The Baptist Minister Knocks on the Unitarian Universalist Minister’s Door

The other day a Baptist minister and a congregant came to my apartment door.  They were passing out tracts and alerting the neighborhood of a revival his congregation is hosting.  After exchanging a few pleasantries, he found out that I was a Unitarian Universalist minister. He launched into a series of questions of what if I am wrong in my faith and damnation awaited my eternal soul after death.  I assured him I had faith that was not the case for me or for anyone. He suggested I was making a huge gamble.  I assured him my faith was sure.  He requested that I read the tract he was passing out and I told that I would not because I already knew what the tract was going to state and was not interested.  He told me I was afraid of the truth.  I reminded him it was as he perceived it and not truth as I perceived it.  He continued to challenge me on reading it.  And after I stated again I was not going to read it, he told me I was pitiful.  And continued to call me pitiful as he walked away.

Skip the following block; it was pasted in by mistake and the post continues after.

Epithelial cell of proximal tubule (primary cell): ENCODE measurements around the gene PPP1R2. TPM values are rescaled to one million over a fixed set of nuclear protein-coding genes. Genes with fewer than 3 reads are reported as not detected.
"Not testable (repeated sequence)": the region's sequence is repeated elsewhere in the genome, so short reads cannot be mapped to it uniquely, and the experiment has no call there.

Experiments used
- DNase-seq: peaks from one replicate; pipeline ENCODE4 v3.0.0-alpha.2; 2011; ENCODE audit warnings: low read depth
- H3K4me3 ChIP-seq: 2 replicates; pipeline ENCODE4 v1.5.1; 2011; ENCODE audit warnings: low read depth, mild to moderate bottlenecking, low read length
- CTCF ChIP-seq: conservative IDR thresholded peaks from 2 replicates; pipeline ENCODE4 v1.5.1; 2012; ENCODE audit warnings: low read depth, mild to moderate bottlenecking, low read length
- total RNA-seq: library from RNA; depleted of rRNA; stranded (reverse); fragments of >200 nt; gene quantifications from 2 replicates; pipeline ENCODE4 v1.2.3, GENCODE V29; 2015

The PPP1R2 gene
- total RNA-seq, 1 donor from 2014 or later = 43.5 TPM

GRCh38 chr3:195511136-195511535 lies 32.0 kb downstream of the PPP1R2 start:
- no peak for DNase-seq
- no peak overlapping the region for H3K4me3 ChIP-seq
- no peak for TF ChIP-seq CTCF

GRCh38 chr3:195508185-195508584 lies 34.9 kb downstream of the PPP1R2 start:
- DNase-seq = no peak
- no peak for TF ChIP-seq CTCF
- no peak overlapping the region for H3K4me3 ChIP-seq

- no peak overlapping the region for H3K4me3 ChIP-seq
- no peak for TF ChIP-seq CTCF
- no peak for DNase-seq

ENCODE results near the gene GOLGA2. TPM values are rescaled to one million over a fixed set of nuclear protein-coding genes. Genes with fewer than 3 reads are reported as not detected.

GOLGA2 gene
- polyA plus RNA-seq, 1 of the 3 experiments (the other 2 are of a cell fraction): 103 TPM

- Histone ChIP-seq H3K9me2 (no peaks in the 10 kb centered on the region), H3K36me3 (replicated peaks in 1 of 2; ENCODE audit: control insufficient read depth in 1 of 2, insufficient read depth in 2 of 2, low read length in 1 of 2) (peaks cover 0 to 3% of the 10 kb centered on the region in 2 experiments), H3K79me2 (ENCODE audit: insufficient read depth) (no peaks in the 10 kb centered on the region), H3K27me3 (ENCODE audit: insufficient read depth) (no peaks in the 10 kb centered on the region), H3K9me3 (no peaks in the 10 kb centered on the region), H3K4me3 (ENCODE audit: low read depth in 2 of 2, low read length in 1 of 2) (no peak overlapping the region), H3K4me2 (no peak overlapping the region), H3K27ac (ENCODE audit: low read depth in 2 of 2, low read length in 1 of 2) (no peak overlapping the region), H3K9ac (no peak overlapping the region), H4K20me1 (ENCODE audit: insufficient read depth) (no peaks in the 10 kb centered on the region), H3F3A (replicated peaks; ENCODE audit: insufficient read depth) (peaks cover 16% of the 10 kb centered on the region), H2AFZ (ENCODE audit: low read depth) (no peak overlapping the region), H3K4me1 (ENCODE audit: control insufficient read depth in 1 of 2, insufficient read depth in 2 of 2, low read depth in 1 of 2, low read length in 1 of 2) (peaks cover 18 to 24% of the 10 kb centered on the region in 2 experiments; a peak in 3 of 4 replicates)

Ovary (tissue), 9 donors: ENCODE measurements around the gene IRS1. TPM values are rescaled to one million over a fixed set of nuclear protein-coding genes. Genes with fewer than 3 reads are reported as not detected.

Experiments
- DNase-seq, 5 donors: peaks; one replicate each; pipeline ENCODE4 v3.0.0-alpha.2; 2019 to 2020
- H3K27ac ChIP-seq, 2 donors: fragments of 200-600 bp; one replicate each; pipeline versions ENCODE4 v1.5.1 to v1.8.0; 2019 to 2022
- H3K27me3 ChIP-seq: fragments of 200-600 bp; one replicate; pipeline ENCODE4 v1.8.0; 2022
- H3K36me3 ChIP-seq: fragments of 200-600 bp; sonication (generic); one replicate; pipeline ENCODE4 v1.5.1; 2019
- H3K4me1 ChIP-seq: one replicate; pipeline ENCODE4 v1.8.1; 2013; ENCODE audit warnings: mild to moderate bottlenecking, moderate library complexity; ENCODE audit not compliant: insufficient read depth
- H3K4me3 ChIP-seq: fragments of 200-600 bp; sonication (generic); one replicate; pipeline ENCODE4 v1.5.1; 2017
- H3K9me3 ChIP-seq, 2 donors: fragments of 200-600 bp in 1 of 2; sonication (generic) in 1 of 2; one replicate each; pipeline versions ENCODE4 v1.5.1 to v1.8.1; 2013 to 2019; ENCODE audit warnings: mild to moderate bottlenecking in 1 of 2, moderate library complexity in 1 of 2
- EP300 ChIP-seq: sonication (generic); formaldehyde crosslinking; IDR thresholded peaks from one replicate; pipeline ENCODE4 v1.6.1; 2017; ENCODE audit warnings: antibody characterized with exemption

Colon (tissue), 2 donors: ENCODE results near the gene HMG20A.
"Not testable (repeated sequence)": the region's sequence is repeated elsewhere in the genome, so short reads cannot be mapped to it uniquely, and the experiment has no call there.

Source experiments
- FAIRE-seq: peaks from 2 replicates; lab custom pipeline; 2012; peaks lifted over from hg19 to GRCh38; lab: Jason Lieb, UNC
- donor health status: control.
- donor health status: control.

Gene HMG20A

I found it quite interesting that he could not accept an honest answer to his question therefore he had to resort to insulting me.  The difficulty that I have with Christianity as it is presented here in the Deep South is that it is based on fear and contradictions.  That fact alone should be a red flag for any would be converts.